(HealthDay News) — The U.S. Preventive Services Task Force (USPSTF) recommends the use of low-dose aspirin as preventive medication after 12 weeks of gestation for persons at high risk for preeclampsia. This recommendation forms the basis of a draft recommendation statement published online Feb. 23.
Jillian T. Henderson, Ph.D., M.P.H., from the Kaiser Permanente Center for Health Research in Portland, Oregon, and colleagues reviewed updated evidence on the effectiveness and potential harms of daily aspirin use in pregnancy to prevent preeclampsia-associated morbidity and mortality. Thirty-three studies met the inclusion criteria. Eighteen trials assessed aspirin effectiveness in individuals at increased risk for preeclampsia. Aspirin dosage ranged from 50 to 150 mg/day. The researchers found that these interventions were associated with reduced risks for perinatal mortality, preterm birth, and small for gestational age/intrauterine growth restriction (pooled relative risks, 0.79, 0.80, and 0.82, respectively). A significant reduction was also seen in the risk for preeclampsia (pooled relative risk, 0.85). No clear evidence of harms associated with daily aspirin use taken during the second or third trimester of pregnancy was observed.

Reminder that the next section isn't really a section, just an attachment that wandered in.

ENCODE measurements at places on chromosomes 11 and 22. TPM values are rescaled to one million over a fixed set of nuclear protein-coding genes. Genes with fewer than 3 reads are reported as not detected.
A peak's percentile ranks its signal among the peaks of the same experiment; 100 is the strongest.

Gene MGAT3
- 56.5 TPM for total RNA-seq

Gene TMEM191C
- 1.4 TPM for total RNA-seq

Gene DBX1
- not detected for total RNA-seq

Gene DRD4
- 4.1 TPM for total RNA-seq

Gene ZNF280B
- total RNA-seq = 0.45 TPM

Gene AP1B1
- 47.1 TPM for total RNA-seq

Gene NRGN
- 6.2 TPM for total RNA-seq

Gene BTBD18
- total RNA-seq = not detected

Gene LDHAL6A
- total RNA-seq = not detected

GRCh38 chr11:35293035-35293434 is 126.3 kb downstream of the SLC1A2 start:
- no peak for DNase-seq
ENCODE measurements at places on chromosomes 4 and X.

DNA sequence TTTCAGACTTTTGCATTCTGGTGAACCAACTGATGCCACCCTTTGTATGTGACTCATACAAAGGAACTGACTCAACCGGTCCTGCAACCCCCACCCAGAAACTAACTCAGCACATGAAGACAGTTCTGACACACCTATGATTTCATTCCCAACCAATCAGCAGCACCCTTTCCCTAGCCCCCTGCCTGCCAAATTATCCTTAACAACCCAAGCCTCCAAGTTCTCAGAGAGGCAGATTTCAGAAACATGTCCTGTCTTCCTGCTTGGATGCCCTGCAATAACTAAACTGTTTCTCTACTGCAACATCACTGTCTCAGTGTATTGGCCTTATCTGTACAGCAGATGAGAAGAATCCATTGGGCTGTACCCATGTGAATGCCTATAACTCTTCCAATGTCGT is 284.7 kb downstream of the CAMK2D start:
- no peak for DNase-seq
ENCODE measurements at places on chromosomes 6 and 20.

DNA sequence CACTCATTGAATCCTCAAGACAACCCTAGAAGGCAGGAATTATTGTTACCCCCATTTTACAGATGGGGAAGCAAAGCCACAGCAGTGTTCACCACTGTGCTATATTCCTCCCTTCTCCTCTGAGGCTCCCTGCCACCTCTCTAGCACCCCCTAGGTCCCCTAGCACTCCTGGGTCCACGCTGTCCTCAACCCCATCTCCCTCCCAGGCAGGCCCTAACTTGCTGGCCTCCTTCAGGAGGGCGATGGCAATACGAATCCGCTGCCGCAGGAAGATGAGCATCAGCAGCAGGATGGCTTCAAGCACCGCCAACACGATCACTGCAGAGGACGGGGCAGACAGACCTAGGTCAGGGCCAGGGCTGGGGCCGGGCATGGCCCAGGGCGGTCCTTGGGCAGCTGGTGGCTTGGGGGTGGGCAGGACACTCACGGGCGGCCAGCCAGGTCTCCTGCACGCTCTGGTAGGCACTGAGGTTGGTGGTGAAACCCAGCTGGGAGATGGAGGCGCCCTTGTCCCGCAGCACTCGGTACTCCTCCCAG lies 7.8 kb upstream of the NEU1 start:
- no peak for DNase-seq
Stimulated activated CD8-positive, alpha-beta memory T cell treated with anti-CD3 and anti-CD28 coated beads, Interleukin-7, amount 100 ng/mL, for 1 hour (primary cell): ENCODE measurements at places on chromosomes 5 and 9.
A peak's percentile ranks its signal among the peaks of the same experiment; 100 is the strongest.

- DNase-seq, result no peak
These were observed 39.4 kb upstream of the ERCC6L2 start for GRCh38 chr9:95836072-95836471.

Based on these findings, the USPSTF concludes with moderate certainty that there is substantial net benefit for daily low-dose aspirin use in pregnant women at high risk for preeclampsia. Low-dose aspirin (81 mg/day) is recommended after 12 weeks of gestation for individuals who are at high risk for preeclampsia (B recommendation).
The draft recommendation statement and evidence review have been posted for public comment; comments can be submitted from Feb. 23 to March 22, 2021.